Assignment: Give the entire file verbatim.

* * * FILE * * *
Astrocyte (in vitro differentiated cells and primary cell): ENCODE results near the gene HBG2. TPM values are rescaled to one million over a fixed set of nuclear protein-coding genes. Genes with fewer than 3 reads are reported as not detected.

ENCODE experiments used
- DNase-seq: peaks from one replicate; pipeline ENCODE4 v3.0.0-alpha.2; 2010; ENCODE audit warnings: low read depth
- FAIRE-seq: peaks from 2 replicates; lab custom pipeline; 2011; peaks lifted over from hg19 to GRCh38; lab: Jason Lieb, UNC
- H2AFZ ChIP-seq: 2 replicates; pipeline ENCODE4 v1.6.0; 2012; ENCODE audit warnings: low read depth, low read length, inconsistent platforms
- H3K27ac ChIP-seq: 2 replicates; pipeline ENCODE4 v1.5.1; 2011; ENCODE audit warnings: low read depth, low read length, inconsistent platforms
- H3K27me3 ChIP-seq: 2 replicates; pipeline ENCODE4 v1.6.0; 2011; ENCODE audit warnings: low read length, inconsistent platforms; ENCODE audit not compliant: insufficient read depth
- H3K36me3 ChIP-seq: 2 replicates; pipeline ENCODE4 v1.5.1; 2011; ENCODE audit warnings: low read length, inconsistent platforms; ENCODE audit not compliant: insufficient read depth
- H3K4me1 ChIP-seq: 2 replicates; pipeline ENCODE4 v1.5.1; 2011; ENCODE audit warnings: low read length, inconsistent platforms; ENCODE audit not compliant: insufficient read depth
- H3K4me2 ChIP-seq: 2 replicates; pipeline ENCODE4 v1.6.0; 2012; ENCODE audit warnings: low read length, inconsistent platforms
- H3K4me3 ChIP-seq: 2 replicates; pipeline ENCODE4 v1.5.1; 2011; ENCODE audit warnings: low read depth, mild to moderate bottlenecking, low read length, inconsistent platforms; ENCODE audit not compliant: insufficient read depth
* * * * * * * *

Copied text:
Astrocyte (in vitro differentiated cells and primary cell): ENCODE results near the gene HBG2. TPM values are rescaled to one million over a fixed set of nuclear protein-coding genes. Genes with fewer than 3 reads are reported as not detected.

ENCODE experiments used
- DNase-seq: peaks from one replicate; pipeline ENCODE4 v3.0.0-alpha.2; 2010; ENCODE audit warnings: low read depth
- FAIRE-seq: peaks from 2 replicates; lab custom pipeline; 2011; peaks lifted over from hg19 to GRCh38; lab: Jason Lieb, UNC
- H2AFZ ChIP-seq: 2 replicates; pipeline ENCODE4 v1.6.0; 2012; ENCODE audit warnings: low read depth, low read length, inconsistent platforms
- H3K27ac ChIP-seq: 2 replicates; pipeline ENCODE4 v1.5.1; 2011; ENCODE audit warnings: low read depth, low read length, inconsistent platforms
- H3K27me3 ChIP-seq: 2 replicates; pipeline ENCODE4 v1.6.0; 2011; ENCODE audit warnings: low read length, inconsistent platforms; ENCODE audit not compliant: insufficient read depth
- H3K36me3 ChIP-seq: 2 replicates; pipeline ENCODE4 v1.5.1; 2011; ENCODE audit warnings: low read length, inconsistent platforms; ENCODE audit not compliant: insufficient read depth
- H3K4me1 ChIP-seq: 2 replicates; pipeline ENCODE4 v1.5.1; 2011; ENCODE audit warnings: low read length, inconsistent platforms; ENCODE audit not compliant: insufficient read depth
- H3K4me2 ChIP-seq: 2 replicates; pipeline ENCODE4 v1.6.0; 2012; ENCODE audit warnings: low read length, inconsistent platforms
- H3K4me3 ChIP-seq: 2 replicates; pipeline ENCODE4 v1.5.1; 2011; ENCODE audit warnings: low read depth, mild to moderate bottlenecking, low read length, inconsistent platforms; ENCODE audit not compliant: insufficient read depth